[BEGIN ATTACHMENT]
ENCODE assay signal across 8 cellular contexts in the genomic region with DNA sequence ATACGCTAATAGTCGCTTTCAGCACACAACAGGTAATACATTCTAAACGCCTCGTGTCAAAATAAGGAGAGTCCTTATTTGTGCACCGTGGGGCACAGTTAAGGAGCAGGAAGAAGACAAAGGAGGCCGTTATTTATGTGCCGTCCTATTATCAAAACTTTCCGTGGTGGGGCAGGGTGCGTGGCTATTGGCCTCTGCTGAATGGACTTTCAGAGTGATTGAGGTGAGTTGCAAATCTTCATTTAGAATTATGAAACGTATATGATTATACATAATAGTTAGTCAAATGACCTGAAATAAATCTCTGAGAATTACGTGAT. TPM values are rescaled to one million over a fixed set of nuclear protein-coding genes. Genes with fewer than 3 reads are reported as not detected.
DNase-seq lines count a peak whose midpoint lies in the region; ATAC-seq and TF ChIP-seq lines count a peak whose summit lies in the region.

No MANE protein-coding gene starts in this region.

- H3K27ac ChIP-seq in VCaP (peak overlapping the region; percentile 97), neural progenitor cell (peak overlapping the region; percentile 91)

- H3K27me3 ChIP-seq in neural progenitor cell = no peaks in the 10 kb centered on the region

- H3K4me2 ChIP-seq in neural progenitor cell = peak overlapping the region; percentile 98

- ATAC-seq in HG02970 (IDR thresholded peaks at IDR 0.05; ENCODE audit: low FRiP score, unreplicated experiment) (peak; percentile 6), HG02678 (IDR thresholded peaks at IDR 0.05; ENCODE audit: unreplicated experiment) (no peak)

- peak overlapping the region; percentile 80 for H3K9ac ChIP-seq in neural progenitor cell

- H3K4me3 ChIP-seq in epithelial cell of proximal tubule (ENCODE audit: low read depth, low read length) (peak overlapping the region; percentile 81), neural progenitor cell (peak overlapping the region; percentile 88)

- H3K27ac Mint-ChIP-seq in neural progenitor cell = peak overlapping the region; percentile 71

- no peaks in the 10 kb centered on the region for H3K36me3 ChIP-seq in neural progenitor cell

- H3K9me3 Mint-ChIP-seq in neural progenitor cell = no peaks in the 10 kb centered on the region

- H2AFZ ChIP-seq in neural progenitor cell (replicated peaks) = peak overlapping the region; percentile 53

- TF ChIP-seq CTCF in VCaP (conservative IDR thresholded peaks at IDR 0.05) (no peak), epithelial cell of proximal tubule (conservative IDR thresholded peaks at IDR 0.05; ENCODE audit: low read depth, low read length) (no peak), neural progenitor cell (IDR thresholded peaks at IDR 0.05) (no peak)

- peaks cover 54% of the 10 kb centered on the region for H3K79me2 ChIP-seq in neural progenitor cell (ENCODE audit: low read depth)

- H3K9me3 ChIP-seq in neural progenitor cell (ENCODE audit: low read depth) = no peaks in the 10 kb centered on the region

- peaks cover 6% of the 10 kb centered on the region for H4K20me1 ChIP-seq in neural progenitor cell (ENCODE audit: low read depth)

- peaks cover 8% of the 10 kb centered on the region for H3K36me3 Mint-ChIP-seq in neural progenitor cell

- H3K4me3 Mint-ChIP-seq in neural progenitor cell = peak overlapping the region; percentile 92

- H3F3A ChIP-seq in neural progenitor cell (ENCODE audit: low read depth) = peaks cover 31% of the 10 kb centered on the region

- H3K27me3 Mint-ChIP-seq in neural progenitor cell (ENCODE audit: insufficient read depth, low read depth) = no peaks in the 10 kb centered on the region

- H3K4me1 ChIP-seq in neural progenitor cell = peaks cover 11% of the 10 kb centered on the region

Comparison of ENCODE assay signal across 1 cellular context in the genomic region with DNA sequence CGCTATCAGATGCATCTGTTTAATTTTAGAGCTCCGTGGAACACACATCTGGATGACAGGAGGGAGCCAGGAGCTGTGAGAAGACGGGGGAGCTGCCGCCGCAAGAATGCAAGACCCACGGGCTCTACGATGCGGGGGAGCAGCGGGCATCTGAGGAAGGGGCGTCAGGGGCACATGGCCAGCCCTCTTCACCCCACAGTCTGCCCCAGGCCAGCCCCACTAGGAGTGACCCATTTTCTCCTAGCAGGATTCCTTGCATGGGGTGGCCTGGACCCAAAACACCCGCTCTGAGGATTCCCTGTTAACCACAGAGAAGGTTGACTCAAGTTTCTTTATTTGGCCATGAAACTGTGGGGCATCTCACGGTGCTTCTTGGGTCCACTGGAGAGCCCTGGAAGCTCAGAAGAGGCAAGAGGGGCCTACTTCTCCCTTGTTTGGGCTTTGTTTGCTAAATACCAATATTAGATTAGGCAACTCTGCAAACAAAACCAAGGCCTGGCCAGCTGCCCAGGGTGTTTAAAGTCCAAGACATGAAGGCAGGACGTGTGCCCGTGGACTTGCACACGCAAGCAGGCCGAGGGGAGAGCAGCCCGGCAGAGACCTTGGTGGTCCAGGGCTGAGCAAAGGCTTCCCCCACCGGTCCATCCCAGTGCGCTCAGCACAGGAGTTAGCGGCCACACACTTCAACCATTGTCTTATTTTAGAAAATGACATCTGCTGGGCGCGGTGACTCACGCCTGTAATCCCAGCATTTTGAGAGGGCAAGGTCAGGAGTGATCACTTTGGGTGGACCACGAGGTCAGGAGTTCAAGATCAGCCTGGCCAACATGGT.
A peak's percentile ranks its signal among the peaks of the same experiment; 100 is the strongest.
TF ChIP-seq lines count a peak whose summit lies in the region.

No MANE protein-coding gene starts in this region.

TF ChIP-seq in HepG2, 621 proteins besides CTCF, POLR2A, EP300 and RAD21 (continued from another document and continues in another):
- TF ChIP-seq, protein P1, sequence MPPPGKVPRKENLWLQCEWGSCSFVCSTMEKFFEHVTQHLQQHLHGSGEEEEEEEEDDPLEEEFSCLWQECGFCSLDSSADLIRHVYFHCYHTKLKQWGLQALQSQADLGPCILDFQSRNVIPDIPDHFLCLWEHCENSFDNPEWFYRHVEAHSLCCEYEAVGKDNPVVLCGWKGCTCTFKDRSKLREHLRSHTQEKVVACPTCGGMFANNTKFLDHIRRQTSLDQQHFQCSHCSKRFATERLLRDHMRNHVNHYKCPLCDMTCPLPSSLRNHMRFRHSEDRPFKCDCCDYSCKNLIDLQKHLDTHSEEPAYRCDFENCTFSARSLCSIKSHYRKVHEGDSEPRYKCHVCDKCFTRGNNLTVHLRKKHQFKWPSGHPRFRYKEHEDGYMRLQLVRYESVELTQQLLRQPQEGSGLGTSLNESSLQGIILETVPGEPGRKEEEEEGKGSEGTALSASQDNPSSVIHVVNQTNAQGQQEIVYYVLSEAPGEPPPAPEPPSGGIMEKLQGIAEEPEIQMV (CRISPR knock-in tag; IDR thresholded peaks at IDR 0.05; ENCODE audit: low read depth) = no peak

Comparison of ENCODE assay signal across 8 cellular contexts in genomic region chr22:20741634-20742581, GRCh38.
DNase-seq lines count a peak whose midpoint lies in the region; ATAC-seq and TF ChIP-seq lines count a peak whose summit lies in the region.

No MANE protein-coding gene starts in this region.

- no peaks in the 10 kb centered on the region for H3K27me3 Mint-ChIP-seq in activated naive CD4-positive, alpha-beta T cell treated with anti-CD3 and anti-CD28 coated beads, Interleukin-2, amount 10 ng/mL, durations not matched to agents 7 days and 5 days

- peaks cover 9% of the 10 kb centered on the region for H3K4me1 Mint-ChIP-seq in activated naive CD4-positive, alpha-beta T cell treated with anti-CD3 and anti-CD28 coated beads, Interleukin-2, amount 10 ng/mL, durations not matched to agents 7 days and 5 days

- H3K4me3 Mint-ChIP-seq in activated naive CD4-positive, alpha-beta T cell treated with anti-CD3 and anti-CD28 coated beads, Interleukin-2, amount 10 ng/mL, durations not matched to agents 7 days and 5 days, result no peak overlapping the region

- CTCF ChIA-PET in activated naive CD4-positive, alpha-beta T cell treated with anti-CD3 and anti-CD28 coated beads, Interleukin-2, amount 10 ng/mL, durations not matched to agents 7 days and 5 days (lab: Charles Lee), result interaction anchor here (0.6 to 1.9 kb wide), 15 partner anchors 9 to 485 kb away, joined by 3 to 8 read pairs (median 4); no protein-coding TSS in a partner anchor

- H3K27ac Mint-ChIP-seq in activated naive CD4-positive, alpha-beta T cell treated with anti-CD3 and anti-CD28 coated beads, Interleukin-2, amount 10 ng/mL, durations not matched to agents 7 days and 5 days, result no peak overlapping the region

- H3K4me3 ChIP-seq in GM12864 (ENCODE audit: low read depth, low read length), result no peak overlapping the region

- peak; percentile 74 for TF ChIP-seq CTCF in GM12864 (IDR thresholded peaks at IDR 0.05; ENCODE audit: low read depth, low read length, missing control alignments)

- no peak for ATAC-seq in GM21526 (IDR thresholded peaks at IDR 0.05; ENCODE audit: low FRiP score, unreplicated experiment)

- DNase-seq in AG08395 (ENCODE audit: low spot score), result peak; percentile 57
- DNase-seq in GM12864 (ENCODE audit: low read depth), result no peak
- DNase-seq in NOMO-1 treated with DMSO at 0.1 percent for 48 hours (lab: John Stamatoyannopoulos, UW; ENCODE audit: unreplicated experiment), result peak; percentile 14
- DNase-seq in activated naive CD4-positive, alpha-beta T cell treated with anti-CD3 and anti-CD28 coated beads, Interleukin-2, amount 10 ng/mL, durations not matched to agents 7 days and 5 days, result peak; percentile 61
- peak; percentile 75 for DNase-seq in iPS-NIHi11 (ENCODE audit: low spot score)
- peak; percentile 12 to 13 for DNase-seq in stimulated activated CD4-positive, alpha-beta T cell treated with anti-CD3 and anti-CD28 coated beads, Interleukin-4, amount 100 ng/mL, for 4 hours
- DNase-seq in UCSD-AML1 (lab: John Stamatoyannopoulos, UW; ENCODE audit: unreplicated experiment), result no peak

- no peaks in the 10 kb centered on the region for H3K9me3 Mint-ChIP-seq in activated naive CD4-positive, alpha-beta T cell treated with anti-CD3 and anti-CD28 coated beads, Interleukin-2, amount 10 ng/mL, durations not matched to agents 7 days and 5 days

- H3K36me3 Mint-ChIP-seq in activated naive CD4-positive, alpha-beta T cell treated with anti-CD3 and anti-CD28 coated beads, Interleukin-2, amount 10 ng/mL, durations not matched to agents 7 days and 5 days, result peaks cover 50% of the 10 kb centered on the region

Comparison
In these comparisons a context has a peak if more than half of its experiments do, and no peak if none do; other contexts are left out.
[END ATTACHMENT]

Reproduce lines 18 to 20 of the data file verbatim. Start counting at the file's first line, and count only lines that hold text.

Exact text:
- peaks cover 8% of the 10 kb centered on the region for H3K36me3 Mint-ChIP-seq in neural progenitor cell

- H3K4me3 Mint-ChIP-seq in neural progenitor cell = peak overlapping the region; percentile 92

- H3F3A ChIP-seq in neural progenitor cell (ENCODE audit: low read depth) = peaks cover 31% of the 10 kb centered on the region